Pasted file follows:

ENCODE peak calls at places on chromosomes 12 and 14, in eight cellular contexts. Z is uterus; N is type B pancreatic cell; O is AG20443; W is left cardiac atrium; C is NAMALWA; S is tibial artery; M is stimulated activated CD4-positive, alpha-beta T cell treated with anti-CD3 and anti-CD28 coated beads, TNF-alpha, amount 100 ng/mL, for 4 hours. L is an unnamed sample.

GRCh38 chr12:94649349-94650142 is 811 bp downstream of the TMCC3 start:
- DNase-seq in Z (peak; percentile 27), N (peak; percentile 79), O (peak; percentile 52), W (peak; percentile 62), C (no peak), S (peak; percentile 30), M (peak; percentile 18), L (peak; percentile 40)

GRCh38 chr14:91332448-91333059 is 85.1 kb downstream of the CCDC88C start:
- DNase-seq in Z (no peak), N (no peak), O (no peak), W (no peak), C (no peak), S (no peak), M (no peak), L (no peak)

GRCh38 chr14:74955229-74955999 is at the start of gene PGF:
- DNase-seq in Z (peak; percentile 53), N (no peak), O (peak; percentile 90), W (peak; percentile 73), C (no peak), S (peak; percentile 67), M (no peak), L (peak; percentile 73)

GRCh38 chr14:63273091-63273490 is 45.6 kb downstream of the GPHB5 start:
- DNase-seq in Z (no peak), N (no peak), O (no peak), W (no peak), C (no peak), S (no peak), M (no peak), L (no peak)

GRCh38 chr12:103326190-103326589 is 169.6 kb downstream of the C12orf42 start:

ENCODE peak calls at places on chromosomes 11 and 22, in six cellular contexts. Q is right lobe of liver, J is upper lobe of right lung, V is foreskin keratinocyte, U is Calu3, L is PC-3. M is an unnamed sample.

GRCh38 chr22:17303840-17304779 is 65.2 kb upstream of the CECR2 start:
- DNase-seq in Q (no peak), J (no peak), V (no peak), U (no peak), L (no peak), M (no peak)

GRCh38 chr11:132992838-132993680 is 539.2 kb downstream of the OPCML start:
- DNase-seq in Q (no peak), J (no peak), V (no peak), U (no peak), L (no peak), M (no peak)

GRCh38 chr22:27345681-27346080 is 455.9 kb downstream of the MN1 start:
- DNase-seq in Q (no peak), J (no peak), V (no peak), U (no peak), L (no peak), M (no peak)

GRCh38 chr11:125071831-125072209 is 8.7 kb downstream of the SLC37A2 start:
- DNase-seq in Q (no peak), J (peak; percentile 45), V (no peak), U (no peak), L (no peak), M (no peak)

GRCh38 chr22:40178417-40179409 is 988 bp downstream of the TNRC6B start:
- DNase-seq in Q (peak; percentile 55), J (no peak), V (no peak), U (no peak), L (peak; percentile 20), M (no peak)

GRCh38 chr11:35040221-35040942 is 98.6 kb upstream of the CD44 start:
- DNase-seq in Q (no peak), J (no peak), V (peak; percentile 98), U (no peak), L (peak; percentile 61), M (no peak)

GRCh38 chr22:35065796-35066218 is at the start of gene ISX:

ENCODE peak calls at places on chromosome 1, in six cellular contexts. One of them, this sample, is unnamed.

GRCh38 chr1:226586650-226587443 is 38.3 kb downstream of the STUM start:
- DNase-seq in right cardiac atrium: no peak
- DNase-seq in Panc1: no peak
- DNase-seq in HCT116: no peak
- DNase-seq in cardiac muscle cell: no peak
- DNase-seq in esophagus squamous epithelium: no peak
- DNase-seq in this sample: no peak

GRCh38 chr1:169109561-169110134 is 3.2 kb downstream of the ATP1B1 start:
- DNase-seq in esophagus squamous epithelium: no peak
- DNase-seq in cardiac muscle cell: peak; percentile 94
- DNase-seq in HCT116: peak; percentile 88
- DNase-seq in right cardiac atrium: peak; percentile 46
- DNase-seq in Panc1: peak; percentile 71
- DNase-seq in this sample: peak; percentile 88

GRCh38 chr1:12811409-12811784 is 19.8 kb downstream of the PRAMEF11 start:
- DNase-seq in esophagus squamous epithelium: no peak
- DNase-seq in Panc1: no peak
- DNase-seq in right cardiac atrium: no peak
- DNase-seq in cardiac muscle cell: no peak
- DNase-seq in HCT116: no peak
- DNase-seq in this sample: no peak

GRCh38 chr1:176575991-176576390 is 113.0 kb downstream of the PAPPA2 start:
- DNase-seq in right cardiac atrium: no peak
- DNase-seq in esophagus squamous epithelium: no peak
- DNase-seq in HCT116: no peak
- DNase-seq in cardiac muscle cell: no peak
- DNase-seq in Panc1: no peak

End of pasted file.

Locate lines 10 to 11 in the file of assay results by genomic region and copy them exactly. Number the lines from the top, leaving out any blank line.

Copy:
GRCh38 chr12:103326190-103326589 is 169.6 kb downstream of the C12orf42 start:

ENCODE peak calls at places on chromosomes 11 and 22, in six cellular contexts. Q is right lobe of liver, J is upper lobe of right lung, V is foreskin keratinocyte, U is Calu3, L is PC-3. M is an unnamed sample.